Just 17 percent of students grades 3 through 8 scored proficient in math, down from 46 percent the year before. In language arts, the rates went from 43 percent to 32 percent. Science stayed steady at 37 percent.
In a press release, the District said the new state tests "differ significantly from the tests given in 2014" and are based on "more challenging content and skills." It said that an "apples to apples" comparison is "not appropriate."
Teachers' union president Michele Paulick said she received some unwelcome news at the Chester Upland School District teacher convocation this week.
"Our superintendent, Gregory Shannon, read a letter from our receiver, Francis Barnes, that informed the teachers that there are no funds," said Paulick, who described feeling "shock, frustration and anger" at the news.
Commonwealth Court ruled Thursday that the School Reform Commission lacks the power to impose enrollment caps on charter schools, a decision that hands a big victory to charters seeking to limit school districts' control of them.
The ruling throws another wrinkle into the School District of Philadelphia's ongoing effort to remain solvent. The District has maintained that unrestrained charter growth depletes its own limited funding and doesn't allow it to plan for its own schools..
The School District of Philadelphia is facing a lawsuit alleging that thousands of children are denied special education services due to a lack of translation and interpretation services for families that don’t speak English.
Under the pressure from administrative turnover and plunging PSSA results, school principals and high-level District officials have convened at Fels High School beginning last week to develop action steps for school improvement. And they brought their challenges with them.
Looming large is staffing uncertainty. Many of the District’s highest-needs schools are still scrambling to fill teacher vacancies. This comes on top of the continuing effects of counselor layoffs and other cutbacks.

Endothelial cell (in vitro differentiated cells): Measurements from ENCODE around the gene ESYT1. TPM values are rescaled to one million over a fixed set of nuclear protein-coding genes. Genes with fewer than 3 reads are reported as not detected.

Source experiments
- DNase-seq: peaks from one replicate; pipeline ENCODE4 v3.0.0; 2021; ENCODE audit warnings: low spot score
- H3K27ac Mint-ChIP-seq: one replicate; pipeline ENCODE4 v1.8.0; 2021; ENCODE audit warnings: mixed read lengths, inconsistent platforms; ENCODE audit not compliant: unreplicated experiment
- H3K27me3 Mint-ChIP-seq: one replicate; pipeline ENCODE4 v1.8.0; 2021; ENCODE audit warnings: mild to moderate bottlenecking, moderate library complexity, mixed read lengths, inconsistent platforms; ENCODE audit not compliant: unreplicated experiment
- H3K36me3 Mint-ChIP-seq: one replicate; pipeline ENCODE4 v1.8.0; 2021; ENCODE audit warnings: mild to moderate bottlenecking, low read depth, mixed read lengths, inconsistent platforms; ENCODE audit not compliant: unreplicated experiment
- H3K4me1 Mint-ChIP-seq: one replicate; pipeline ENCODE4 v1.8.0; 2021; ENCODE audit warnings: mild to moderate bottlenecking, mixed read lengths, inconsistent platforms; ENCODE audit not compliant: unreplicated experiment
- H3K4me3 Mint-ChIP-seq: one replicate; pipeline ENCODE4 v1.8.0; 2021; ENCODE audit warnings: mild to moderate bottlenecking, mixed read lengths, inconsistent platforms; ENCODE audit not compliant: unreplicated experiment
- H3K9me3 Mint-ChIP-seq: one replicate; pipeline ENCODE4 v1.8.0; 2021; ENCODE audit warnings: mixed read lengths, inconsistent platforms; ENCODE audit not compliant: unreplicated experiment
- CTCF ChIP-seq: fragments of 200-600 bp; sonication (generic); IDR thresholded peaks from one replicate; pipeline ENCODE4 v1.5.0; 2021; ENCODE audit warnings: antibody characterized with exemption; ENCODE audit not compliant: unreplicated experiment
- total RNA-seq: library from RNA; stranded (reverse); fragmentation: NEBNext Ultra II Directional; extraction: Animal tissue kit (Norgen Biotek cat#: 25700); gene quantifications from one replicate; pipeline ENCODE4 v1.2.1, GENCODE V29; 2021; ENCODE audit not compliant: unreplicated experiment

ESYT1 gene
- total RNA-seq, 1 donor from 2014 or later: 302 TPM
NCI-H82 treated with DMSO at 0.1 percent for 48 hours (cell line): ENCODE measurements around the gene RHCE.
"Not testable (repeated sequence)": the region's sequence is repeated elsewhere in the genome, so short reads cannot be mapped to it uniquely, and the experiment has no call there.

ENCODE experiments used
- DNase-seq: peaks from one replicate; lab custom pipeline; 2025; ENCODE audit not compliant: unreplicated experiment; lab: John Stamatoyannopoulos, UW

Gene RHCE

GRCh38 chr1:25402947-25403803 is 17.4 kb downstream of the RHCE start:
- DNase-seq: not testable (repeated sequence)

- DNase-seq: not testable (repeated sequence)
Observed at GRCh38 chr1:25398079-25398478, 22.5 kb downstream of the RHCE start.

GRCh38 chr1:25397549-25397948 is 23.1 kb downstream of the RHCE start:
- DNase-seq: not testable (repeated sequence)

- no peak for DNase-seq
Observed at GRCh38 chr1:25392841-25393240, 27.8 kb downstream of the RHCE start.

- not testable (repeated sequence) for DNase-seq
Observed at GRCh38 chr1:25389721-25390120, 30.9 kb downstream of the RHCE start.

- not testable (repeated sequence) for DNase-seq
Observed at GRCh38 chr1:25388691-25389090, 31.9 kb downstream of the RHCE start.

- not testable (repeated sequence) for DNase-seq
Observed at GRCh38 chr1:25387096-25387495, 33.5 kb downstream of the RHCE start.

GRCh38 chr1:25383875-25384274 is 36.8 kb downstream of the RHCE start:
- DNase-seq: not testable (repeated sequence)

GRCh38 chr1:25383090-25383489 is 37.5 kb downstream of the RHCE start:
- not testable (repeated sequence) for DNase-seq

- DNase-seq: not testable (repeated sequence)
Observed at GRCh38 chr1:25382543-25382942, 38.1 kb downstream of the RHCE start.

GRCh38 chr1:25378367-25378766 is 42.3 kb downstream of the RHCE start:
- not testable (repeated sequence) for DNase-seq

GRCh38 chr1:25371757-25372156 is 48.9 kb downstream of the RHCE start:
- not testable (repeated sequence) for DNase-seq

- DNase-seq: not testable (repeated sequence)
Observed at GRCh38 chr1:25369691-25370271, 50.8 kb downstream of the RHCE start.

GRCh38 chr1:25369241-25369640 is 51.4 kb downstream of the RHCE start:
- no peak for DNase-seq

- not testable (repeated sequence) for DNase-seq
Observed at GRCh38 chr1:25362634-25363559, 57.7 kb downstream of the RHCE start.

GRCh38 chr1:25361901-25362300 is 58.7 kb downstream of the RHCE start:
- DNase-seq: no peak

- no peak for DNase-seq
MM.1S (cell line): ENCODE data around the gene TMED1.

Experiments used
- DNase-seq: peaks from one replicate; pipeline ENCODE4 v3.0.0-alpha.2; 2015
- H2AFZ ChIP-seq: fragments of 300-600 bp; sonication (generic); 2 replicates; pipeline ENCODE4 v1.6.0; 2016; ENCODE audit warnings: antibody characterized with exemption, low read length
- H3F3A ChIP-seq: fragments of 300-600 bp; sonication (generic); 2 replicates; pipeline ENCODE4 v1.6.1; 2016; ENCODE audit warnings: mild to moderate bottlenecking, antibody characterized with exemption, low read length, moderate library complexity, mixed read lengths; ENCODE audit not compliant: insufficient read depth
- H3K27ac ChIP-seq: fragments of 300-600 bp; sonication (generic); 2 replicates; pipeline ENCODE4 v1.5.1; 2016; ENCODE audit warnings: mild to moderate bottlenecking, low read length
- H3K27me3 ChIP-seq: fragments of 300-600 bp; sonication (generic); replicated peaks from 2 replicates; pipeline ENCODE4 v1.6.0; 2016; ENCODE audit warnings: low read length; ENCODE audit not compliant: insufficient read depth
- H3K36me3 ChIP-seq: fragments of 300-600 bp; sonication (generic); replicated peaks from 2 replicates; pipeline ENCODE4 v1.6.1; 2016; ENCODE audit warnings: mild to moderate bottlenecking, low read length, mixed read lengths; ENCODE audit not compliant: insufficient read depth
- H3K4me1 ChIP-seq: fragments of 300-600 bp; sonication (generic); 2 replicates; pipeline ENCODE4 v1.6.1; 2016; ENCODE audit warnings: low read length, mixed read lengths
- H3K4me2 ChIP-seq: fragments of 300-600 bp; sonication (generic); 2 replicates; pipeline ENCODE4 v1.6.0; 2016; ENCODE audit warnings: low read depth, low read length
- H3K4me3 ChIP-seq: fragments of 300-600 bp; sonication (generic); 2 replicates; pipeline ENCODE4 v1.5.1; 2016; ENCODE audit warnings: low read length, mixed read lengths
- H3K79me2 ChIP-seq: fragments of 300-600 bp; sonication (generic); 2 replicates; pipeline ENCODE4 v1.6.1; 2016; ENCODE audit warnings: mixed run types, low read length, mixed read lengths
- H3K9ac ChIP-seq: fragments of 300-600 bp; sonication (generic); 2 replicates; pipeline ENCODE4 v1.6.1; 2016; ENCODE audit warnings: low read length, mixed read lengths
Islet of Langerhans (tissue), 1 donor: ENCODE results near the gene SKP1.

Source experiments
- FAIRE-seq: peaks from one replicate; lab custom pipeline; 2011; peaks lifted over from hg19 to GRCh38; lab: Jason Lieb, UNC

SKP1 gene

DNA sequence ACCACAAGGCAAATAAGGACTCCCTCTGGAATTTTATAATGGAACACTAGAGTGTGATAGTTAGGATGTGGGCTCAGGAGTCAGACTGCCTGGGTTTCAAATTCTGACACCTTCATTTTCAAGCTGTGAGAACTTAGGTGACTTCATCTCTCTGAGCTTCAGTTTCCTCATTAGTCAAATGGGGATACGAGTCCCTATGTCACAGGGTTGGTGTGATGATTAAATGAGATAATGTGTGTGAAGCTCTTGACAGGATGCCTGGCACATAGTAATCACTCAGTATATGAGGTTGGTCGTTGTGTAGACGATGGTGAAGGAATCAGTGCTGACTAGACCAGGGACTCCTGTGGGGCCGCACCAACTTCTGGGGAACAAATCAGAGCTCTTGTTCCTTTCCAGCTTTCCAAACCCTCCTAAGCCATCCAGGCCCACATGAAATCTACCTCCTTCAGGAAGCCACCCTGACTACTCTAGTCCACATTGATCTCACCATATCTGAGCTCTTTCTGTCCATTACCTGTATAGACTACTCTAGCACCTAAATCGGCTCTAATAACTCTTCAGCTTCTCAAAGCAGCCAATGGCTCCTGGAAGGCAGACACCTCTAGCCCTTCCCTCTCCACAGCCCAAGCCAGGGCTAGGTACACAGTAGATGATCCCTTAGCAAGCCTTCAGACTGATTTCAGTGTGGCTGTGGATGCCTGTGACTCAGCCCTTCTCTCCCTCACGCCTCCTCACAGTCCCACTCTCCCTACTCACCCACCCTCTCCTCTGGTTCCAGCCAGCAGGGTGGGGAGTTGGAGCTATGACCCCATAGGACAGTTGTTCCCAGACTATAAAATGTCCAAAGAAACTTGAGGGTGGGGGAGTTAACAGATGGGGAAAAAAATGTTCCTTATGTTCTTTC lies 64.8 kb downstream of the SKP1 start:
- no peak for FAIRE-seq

The engineers of the Pennsylvania budget impasse will sit down for another design meeting Wednesday afternoon.
The new fiscal year began July 1. Negotiations between the governor and top lawmakers have been held about once a week since then.
"We had productive discussion," said House Speaker Mike Turzai after a budget confab last month. "We really rolled up our sleeves."
The Philadelphia School District’s career and technical education (CTE) programs give students an opportunity to choose a career path that best matches their interests and talents, while gaining hands-on training in high school. Many students who have participated in one of the District’s 41 CTE programs have transitioned to post-secondary institutions – college, university, or technical school -- and some have also gotten jobs in their chosen fields right out of high school.
Winds of change have been blowing through the Philadelphia School District.
Several top administrators have announced their departures in the last few months.
In May, Chief Financial Officer Matt Stanski said he was leaving to take a similar post in the Montgomery County, Maryland, school district.
In July, Deputy Superintendent Paul Kihn resigned.
A few weeks later, Chief Academic Officer Donyall Dickey accepted a position as chief schools officer in Atlanta.